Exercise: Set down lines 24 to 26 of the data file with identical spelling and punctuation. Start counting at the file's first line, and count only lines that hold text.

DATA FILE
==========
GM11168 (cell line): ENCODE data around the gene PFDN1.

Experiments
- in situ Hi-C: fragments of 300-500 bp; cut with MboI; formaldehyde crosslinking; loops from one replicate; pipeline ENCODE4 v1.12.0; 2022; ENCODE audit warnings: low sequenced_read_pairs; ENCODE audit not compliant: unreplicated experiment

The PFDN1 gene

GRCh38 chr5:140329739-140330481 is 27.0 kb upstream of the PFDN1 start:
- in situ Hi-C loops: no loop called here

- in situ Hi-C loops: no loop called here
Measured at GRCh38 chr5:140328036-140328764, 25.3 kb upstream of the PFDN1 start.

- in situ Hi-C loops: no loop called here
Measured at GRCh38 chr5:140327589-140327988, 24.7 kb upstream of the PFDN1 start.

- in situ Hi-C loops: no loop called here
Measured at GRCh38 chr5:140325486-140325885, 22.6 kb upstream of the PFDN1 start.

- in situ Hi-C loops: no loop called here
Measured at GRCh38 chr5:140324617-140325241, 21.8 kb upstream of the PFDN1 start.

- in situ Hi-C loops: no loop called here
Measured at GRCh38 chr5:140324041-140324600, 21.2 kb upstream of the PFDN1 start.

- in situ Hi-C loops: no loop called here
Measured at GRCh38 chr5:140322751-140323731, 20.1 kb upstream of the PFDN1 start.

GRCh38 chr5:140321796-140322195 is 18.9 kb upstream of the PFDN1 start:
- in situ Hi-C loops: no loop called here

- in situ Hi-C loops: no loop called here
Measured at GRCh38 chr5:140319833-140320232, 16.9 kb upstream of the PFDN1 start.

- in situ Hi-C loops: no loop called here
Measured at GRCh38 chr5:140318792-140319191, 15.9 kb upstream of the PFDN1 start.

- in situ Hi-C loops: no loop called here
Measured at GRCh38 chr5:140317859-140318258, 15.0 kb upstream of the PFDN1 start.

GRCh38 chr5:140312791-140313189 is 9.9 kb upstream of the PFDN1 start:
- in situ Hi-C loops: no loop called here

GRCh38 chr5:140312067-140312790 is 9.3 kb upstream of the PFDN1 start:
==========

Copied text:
Measured at GRCh38 chr5:140318792-140319191, 15.9 kb upstream of the PFDN1 start.

- in situ Hi-C loops: no loop called here
Measured at GRCh38 chr5:140317859-140318258, 15.0 kb upstream of the PFDN1 start.